This is why you want a writer’s agreement

I started this site in 2003 to answer questions about screenwriting. Over the years, most of those questions have drifted over to Scriptnotes. The podcast format is ideal for short questions with long answers.

But sometimes, you get a long question that doesn’t work well for audio. This is one of those.


KB writes:

About 13 or so years ago, a friend of a friend approached me and my writing partner about an idea he had. Let’s call him Patrick.

Patrick had a premise for a series that was loosely based on classic characters from pop-culture, but his idea subverted them and gave them new life. He provided us with no written material, but he did have hand-drawn artwork representations of the characters and some clear story concepts that he wanted to explore. He asked us if we could shape these things into a television pilot. There were some casual meetings to talk about how he saw these characters and what the world was like, but they were minimal in scope, which was why he came to us.

We agreed to take it on and then Patrick went out of town to work an extended gig.

During that time, my writing partner and I spent a good six months developing a series bible, creating the characters beyond their sketched images and what we’d been told via conversation, shaping arcs for the first season (and some beyond that), and then we wrote a two-hour pilot.

After sending the first half of the pilot to Patrick, he kind of shrugged it off and stated it wasn’t really in line with his idea, that we’d taken a different direction and he wasn’t digging it. As I recall, he casually suggested we take our parts of the idea and do what we wanted with it for ourselves.

Here’s the important detail: No writer’s agreements were drafted up and signed during all of this.

We were all young idiots doing this in good faith of our friendship. We weren’t professional writers, we were just trying to break in. I recognized that we had zero chance of getting this pilot sold. But it was a good premise and a great exercise in world-building, if anything.

Meanwhile, a friend of mine who was (and still is) a working tv writer, took a look at the full pilot, just as a courtesy to give us general feedback. He was interested enough in it that he called to tell me he was willing to pass it along to a producer he knew — if we got some paperwork sorted out with Patrick.

But when we met with Patrick, he was suddenly very interested in our vision and wanted us to sign away 75% of our rights to the project, claiming he had a right to that 75% as “creator” of the piece (comparing himself to someone who had multiple series on the air at that time), leaving me and my partner to split the remaining 25%…if and when this thing ever sold. His logic was that the overall total (which I think is a number he looked up online, somewhere) would be “enough” that we would be happy with 25%.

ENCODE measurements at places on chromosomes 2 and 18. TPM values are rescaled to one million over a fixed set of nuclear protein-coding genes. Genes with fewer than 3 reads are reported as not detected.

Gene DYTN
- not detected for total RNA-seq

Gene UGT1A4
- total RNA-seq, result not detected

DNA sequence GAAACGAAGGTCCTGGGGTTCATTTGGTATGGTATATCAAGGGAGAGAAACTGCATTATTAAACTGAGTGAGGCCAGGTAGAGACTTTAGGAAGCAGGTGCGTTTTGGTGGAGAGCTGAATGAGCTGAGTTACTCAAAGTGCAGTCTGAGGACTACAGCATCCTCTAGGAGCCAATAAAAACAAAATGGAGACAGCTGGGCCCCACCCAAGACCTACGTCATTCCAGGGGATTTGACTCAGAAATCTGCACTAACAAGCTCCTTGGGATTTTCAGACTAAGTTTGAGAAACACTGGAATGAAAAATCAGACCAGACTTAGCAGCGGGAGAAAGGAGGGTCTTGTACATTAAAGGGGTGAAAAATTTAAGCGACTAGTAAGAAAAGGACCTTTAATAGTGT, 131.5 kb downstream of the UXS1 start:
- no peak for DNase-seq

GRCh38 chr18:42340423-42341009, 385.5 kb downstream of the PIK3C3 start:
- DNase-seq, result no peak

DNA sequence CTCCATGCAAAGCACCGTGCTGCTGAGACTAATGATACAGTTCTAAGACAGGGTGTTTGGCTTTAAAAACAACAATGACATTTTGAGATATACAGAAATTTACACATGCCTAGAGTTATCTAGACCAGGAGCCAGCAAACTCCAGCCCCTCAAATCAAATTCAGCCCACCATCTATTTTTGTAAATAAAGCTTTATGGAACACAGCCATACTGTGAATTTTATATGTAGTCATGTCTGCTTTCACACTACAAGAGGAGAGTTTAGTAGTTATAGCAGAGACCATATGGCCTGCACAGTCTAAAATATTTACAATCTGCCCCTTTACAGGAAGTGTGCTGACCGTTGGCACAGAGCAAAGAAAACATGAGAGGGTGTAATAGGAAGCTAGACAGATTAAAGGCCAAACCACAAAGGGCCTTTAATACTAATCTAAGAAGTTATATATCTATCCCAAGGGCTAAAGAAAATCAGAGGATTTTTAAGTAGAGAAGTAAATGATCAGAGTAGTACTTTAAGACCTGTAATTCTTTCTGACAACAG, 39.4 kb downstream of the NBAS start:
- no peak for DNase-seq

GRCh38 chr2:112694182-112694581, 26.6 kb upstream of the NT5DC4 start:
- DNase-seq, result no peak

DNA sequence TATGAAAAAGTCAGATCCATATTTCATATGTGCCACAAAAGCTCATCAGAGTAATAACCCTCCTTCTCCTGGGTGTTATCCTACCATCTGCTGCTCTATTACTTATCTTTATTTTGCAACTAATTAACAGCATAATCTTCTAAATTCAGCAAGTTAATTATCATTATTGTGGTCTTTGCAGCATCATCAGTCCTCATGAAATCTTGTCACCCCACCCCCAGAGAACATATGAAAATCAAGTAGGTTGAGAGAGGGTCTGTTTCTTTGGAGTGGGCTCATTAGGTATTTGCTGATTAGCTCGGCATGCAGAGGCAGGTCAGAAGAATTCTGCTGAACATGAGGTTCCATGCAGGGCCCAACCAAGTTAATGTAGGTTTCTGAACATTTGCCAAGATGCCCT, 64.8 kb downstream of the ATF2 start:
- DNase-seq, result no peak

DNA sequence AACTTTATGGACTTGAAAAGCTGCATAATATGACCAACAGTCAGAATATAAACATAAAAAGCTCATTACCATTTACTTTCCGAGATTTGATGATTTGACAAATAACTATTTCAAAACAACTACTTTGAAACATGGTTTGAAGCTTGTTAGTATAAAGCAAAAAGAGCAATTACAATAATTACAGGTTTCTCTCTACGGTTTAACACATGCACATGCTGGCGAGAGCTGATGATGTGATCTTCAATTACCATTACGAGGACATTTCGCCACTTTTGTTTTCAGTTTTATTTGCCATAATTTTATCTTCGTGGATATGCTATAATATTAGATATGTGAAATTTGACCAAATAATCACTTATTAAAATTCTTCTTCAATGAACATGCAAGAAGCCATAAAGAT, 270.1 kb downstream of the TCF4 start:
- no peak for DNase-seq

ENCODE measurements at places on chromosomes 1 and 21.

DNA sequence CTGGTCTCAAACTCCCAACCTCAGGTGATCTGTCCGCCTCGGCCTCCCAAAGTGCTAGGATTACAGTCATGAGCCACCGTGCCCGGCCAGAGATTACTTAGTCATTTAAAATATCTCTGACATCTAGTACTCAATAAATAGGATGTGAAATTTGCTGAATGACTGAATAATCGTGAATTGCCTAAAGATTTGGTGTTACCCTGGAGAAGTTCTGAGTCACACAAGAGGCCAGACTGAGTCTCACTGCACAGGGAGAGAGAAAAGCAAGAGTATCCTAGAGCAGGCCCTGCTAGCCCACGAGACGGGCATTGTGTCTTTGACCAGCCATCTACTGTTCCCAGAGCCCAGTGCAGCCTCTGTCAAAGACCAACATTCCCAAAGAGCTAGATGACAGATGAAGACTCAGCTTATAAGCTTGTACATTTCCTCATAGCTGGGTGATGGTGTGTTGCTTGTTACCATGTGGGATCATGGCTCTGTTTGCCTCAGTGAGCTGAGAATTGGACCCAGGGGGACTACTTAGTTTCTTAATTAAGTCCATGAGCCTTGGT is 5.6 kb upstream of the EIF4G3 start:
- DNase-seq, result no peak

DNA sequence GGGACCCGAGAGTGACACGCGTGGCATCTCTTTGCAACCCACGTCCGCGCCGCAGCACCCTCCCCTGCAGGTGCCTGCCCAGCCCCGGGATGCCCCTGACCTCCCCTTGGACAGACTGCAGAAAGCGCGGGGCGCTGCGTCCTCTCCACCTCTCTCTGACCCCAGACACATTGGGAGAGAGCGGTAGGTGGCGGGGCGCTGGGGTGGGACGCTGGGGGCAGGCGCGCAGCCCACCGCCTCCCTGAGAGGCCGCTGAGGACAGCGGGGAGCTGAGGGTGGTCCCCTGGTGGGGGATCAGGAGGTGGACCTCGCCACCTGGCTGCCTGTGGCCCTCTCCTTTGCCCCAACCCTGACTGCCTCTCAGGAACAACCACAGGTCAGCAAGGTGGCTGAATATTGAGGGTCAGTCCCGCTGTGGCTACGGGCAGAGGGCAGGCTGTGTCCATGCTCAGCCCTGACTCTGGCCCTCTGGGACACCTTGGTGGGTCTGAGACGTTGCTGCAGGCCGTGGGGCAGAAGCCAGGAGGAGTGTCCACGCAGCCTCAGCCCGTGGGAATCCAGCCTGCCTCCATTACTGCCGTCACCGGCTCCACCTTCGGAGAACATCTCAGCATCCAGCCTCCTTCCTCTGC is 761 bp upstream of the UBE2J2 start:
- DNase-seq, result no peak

I would have been willing to possibly try and negotiate, but my partner was not. Both of us felt that we’d put in the creative grunt work on a version of the project that Patrick wasn’t interested in until there was a barely possible potential sale on the table. The project’s momentum and our friendship with Patrick died that day and we’ve been sitting on it as a very extensive writing sample since then.

Cut to: Present Day

My partner and I are still proud of this work and very interested in independently producing the pilot. Current technology has made this very possible compared to what it would have cost in 2004, which is why it’s coming up now in 2017. But I want to make sure we’re not investing more time and energy into something that’s a pointless pursuit.

Are we (and have we always been) free and clear to continue developing this property for production? And just how off-base was Patrick in his request for 75%?


This is the part where I remind everyone that I’m not a lawyer, and this is not legal advice.

But I’m glad you recognize that a lot of this drama could have been prevented if you’d signed some sort of agreement with Patrick early on. The WGA has a sample collaboration agreement which would have probably done the job. If nothing else, it would have formalized your discussions, and might have warned you early on that Patrick was going to be trouble.

Yes: Patrick was way off base asking for 75%. That’s nuts. Considering he seems to have done nothing with his great idea in the 13 intervening years, I’m guessing either (a) he’s not really in the industry, or (b) he has had enough success he’s not even thinking about this early idea.

Either way, you can’t just pretend Patrick never existed.

Even though you never signed anything official, there’s probably some sort of paper trail. Emails and whatnot. You don’t want this guy suddenly resurfacing when you’re trying to sell your pilot to someone, or screen it at a festival.

So I think it’s worth re-approaching him. Find him on Facebook and tell him that you’re looking at making this as an indie pilot for no money. Offer him an executive producer credit, or shared story. If you can come to an agreement, put it in writing.